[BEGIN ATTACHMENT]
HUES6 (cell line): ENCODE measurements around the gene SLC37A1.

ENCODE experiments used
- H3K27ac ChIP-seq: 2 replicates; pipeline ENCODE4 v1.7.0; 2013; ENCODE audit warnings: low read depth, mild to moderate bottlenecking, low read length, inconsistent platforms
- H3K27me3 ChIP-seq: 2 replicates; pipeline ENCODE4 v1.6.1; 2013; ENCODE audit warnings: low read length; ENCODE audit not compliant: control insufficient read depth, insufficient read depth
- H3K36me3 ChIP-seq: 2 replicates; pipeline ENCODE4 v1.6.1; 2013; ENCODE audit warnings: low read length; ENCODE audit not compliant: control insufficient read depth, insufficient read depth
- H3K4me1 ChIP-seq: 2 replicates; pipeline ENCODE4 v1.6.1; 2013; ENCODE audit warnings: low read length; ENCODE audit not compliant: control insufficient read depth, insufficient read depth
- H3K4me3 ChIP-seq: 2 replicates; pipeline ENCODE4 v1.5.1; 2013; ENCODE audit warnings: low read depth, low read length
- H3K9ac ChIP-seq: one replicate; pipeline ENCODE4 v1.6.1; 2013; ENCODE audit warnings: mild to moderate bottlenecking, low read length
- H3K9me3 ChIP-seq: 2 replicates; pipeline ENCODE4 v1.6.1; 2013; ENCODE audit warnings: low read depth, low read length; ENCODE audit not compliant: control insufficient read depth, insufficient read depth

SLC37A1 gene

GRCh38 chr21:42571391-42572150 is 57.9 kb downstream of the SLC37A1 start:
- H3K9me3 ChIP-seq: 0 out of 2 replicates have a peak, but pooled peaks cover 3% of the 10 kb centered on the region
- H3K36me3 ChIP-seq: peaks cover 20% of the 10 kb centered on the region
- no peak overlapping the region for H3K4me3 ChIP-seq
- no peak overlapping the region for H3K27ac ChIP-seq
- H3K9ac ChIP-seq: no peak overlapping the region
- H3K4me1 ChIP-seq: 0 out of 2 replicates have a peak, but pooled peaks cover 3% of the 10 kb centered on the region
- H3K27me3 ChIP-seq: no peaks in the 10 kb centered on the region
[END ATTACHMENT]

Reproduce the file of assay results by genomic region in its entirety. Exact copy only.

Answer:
HUES6 (cell line): ENCODE measurements around the gene SLC37A1.

ENCODE experiments used
- H3K27ac ChIP-seq: 2 replicates; pipeline ENCODE4 v1.7.0; 2013; ENCODE audit warnings: low read depth, mild to moderate bottlenecking, low read length, inconsistent platforms
- H3K27me3 ChIP-seq: 2 replicates; pipeline ENCODE4 v1.6.1; 2013; ENCODE audit warnings: low read length; ENCODE audit not compliant: control insufficient read depth, insufficient read depth
- H3K36me3 ChIP-seq: 2 replicates; pipeline ENCODE4 v1.6.1; 2013; ENCODE audit warnings: low read length; ENCODE audit not compliant: control insufficient read depth, insufficient read depth
- H3K4me1 ChIP-seq: 2 replicates; pipeline ENCODE4 v1.6.1; 2013; ENCODE audit warnings: low read length; ENCODE audit not compliant: control insufficient read depth, insufficient read depth
- H3K4me3 ChIP-seq: 2 replicates; pipeline ENCODE4 v1.5.1; 2013; ENCODE audit warnings: low read depth, low read length
- H3K9ac ChIP-seq: one replicate; pipeline ENCODE4 v1.6.1; 2013; ENCODE audit warnings: mild to moderate bottlenecking, low read length
- H3K9me3 ChIP-seq: 2 replicates; pipeline ENCODE4 v1.6.1; 2013; ENCODE audit warnings: low read depth, low read length; ENCODE audit not compliant: control insufficient read depth, insufficient read depth

SLC37A1 gene

GRCh38 chr21:42571391-42572150 is 57.9 kb downstream of the SLC37A1 start:
- H3K9me3 ChIP-seq: 0 out of 2 replicates have a peak, but pooled peaks cover 3% of the 10 kb centered on the region
- H3K36me3 ChIP-seq: peaks cover 20% of the 10 kb centered on the region
- no peak overlapping the region for H3K4me3 ChIP-seq
- no peak overlapping the region for H3K27ac ChIP-seq
- H3K9ac ChIP-seq: no peak overlapping the region
- H3K4me1 ChIP-seq: 0 out of 2 replicates have a peak, but pooled peaks cover 3% of the 10 kb centered on the region
- H3K27me3 ChIP-seq: no peaks in the 10 kb centered on the region